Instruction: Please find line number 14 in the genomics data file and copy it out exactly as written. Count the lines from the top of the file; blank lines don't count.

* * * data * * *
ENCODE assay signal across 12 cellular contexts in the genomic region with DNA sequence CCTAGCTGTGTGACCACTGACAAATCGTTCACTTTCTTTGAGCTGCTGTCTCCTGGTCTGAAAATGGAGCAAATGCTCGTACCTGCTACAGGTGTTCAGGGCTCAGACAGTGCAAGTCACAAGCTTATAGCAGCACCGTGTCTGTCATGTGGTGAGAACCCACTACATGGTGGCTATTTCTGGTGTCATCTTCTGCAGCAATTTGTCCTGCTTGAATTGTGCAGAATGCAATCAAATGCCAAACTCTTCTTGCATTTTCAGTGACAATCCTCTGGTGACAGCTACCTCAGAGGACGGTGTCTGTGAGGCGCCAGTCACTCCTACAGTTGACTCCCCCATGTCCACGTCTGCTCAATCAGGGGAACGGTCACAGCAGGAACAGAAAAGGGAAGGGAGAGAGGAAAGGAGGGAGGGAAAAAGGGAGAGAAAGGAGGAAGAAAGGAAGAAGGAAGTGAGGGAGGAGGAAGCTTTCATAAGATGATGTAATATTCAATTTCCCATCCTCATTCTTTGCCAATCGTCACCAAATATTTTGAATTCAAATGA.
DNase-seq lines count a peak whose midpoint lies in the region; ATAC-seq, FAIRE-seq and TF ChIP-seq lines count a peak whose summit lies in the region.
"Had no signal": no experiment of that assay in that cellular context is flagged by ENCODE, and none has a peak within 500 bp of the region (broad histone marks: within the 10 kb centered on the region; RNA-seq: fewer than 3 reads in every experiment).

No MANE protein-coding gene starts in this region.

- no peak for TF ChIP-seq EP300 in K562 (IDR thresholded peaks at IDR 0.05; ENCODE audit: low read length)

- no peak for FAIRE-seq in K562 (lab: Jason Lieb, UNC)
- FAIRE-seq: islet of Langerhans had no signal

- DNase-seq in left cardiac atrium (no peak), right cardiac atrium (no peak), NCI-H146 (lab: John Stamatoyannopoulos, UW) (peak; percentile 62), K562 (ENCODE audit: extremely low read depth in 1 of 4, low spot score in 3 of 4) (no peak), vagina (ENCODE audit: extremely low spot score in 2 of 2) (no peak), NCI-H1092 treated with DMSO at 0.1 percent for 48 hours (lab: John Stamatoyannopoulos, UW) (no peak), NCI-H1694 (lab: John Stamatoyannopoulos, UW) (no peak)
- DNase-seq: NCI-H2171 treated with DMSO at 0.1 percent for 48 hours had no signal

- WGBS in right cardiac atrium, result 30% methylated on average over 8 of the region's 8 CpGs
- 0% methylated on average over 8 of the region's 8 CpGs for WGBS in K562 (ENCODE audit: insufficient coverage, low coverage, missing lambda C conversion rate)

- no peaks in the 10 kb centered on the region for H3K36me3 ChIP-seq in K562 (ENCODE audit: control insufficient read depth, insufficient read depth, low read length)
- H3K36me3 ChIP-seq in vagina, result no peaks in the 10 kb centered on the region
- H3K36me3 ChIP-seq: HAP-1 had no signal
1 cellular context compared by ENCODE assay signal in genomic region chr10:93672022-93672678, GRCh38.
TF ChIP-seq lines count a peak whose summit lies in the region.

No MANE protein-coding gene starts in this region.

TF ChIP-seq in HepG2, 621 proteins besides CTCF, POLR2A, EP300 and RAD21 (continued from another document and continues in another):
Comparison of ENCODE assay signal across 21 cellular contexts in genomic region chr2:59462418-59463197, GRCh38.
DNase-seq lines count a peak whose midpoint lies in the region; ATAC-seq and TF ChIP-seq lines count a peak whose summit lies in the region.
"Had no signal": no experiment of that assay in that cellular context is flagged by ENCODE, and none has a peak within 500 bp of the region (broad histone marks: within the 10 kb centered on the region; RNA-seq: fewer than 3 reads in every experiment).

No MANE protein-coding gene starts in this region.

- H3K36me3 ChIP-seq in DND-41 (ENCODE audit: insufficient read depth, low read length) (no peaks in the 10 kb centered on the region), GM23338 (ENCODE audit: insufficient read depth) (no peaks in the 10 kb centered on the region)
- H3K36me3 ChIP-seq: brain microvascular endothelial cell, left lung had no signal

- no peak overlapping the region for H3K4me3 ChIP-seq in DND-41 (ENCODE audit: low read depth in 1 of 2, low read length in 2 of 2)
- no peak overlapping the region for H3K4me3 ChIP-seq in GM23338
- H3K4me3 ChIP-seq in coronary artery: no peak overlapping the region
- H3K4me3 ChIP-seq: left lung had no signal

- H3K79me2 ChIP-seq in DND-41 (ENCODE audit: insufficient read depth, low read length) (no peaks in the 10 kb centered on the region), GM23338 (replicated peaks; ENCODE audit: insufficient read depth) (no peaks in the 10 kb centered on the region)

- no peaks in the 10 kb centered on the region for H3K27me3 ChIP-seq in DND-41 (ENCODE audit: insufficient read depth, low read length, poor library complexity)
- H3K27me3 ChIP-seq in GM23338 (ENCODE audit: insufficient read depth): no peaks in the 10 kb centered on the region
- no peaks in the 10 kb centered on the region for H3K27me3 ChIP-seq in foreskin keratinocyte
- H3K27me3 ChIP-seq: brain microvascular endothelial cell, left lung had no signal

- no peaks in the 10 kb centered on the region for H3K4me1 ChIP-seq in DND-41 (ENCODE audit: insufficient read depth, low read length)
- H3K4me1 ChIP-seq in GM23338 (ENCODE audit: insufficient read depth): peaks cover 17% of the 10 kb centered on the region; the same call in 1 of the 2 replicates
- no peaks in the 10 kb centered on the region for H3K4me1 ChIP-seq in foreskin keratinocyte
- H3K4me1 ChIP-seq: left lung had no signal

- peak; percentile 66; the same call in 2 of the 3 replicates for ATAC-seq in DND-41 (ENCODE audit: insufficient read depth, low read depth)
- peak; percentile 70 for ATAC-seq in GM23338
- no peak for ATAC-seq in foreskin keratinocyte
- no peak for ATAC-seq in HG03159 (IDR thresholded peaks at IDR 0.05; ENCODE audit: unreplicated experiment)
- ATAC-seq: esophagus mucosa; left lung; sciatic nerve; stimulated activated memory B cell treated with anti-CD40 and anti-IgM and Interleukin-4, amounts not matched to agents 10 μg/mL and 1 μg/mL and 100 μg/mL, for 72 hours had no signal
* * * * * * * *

- H3K36me3 ChIP-seq: HAP-1 had no signal